The Zika virus appears to have spread north into United States territory. Texas health officials announced Monday that they had identified the first report of infection from a local mosquito in the state.
As reported by CBS News, a Brownsville, Texas, woman living near the Mexican border said she had not traveled south to Mexico or elsewhere before becoming infected with the virus.
Only in Florida had local transmission from mosquitoes previously been reported in the United States.
The virus has garnered international attention after scientists noticed a connection between the infection and a sudden increase in incidences of children both with microcephaly, or a small brain and head. The infected Texas woman is not pregnant. The virus poses little harm to adults, causing only mild flu-like symptoms, if any, in most people.
Dr. John Hellerstedt, commissioner of the Texas Department of State Health Services, said that the news was no surprise, as reported by Reuters.
“We knew it was only a matter of time before we saw a Zika case spread by a mosquito in Texas,” he said. “We still don’t believe the virus will become widespread in Texas, but there could be more cases, so people need to protect themselves from mosquito bites, especially in parts of the state that stay relatively warm in the fall and winter.”
According to CBS Local, the Texas Health And Human Services Commission is reinstating Medicare coverage of mosquito repellant as a result of the new case.
“We will do all that we can to protect Texans and slow the spread of the Zika virus. Insect repellent is the best way to protect yourself, and we want it to be widely available,” Health and Human Services Commission Executive Commissioner Charles Smith said.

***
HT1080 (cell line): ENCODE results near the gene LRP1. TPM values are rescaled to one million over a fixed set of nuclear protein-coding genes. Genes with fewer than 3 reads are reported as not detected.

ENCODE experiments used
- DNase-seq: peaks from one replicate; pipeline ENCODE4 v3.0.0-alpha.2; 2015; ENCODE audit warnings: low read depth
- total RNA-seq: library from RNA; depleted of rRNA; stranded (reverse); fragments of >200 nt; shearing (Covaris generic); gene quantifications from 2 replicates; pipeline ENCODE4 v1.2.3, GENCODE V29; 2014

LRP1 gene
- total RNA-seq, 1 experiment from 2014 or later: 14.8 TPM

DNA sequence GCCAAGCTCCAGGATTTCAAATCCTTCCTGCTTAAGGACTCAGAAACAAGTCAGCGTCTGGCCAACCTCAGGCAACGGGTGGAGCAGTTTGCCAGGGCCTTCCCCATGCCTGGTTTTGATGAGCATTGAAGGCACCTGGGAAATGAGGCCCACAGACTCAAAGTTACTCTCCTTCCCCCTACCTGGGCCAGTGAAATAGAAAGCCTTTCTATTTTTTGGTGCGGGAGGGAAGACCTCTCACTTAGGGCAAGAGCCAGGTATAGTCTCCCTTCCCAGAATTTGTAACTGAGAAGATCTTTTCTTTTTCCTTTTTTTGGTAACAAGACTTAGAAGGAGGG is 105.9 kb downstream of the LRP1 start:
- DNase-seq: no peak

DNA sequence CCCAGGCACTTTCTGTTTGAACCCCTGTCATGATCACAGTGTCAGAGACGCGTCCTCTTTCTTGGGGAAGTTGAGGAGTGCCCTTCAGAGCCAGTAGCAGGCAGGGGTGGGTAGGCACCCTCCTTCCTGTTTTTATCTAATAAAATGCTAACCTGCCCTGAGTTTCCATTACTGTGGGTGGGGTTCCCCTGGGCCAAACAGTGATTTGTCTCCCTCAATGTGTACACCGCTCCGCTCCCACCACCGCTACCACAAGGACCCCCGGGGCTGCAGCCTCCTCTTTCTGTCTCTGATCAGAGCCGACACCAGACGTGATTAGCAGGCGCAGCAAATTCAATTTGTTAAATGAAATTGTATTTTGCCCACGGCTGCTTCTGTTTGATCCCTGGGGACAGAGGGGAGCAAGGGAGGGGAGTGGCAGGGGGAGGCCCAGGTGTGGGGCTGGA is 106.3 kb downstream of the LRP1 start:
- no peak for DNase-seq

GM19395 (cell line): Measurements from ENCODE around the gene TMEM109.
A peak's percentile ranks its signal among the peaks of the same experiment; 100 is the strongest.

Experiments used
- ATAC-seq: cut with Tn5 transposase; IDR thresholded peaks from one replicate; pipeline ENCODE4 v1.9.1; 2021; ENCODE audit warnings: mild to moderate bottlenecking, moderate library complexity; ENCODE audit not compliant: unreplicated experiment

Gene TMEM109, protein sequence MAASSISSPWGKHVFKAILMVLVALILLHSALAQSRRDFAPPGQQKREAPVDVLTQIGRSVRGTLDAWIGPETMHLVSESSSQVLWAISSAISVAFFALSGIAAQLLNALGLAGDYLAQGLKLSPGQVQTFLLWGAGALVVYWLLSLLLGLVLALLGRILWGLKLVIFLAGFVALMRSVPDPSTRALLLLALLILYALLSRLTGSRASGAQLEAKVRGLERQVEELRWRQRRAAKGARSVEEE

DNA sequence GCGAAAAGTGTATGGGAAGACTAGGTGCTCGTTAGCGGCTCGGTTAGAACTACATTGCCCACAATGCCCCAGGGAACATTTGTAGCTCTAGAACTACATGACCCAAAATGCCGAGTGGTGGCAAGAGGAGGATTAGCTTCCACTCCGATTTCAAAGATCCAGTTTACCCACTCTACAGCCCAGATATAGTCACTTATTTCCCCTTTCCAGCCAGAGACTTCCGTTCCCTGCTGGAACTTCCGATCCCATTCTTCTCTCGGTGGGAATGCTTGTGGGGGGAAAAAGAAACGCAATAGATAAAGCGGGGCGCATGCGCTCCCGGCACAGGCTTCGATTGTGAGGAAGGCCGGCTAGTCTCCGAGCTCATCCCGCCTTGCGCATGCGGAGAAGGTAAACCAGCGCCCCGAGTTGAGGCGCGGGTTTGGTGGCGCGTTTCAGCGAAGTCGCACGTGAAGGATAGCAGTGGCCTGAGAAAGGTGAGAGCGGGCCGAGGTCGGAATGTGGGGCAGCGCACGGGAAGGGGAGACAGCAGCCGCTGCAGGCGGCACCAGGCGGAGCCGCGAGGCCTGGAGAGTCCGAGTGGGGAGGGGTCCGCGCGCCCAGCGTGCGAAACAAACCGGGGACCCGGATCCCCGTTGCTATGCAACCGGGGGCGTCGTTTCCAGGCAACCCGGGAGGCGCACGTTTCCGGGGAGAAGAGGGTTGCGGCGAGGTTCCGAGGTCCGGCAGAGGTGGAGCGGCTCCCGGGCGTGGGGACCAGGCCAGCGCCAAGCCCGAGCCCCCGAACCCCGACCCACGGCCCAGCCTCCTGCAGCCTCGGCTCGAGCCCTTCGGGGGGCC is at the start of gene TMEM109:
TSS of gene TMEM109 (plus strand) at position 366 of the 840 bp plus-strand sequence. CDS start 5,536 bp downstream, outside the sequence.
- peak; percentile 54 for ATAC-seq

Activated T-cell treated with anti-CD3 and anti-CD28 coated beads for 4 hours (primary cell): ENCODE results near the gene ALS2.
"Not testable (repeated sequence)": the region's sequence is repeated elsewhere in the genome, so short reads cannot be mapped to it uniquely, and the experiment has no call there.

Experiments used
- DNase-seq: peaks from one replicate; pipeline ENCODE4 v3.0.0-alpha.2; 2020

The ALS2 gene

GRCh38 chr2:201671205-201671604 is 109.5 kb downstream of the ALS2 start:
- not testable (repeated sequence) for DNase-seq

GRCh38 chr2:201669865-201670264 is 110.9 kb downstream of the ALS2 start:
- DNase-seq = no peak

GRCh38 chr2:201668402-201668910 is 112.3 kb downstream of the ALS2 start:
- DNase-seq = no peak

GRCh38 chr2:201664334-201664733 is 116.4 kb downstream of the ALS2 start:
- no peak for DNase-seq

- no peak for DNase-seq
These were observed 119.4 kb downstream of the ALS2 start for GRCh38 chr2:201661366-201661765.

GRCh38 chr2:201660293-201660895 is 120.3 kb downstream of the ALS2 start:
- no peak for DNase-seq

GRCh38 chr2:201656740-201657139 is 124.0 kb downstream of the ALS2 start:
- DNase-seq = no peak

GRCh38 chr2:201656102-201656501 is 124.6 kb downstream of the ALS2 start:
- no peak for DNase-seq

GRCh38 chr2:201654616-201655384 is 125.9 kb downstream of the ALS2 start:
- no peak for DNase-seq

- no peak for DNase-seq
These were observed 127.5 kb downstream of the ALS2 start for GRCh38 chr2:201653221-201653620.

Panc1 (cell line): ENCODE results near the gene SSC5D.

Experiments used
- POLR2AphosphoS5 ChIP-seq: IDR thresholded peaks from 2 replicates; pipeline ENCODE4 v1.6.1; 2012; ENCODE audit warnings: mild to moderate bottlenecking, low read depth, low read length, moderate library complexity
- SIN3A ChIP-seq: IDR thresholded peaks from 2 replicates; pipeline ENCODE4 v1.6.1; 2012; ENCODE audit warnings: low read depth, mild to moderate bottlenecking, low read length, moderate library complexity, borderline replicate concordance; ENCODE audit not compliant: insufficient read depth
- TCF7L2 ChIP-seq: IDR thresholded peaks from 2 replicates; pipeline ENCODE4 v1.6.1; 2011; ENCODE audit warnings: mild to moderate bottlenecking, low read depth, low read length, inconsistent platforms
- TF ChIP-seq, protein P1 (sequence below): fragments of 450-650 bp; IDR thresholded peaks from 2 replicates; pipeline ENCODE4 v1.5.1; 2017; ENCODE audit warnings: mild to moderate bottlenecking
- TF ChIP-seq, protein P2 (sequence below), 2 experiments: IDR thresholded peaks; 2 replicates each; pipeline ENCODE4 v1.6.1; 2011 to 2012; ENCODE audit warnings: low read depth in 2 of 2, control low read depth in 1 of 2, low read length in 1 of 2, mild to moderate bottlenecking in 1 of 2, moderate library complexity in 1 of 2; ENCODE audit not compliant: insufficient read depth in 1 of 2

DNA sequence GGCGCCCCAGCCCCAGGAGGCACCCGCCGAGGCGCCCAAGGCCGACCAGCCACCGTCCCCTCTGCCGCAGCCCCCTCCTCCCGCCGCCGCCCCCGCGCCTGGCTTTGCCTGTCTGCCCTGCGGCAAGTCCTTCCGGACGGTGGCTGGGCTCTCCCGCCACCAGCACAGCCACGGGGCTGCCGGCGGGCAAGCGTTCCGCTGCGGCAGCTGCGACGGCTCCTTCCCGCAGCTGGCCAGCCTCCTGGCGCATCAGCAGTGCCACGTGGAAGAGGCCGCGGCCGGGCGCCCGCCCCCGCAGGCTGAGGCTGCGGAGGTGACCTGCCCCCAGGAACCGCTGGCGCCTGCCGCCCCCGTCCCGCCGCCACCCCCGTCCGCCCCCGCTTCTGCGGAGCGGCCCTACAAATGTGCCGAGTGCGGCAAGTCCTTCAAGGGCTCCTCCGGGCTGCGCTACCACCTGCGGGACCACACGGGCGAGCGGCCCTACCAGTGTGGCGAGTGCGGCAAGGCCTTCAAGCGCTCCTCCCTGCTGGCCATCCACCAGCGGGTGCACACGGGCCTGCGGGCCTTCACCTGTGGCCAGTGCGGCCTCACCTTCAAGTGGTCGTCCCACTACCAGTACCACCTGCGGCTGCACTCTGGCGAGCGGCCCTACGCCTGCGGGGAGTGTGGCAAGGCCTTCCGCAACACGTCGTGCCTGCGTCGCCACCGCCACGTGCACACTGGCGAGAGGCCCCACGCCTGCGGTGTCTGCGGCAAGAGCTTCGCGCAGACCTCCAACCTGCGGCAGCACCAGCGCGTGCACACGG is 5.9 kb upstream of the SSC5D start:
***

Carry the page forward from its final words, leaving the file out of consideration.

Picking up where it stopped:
Texas women between 10 and 45 can obtain two cans of mosquito repellant per month at participating pharmacies. The program covers women under Medicaid, CHIP, CHIP-Perinate, and the Healthy Texas Women And Children With Special Needs healthcare programs.
Texas has had 257 confirmed cases of Zika. Up to now, all cases had been associated with travel or contact with someone who had traveled. A baby in Texas was born, and later died, from complications caused by microencephaly linked to the Zika virus in August. The mother had travelled to Latin America during her pregnancy, officials stressed, and was infected there.
The Center for Disease Control said there have been 15 cases of Zika-related birth defects and six infant deaths nationally. There have been 1,114 confirmed cases of Zika in pregnant American women so far; 182 of 4,444 confirmed cases of Zika in America were not linked to travel of any kind and were limited to local transmissions, which up to this point were exclusively in Florida.
Earlier this year, Texas officials confirmed a case of chikungunya, an illness transmitted by the same kind of mosquito that carries the Zika virus.
Brownsville mayor Tony Martinez said that people have no reason to be alarmed, reported the New York Times.
“I don’t think it’s something that people need to be alarmed about, but by the same token, they need to be cautious about it and report anything that needs to be reported to our health department,” he said. “On the coast we kind of hoped that it wouldn’t happen, but the likelihood of it was pretty high.”
Dr. Peter J. Hotez, dean of the National School of Tropical Medicine at Baylor College, agreed.
“I predicted last April that we would see cases along the Texas Gulf Coast this summer,” Hotez said. “This is now the one case we know about, but we don’t know if there are dozens or hundreds. Because of the lack of funding by congress, there has been no active surveillance along the gulf coast.”
[Featured Image by Mario Tama/Getty Images]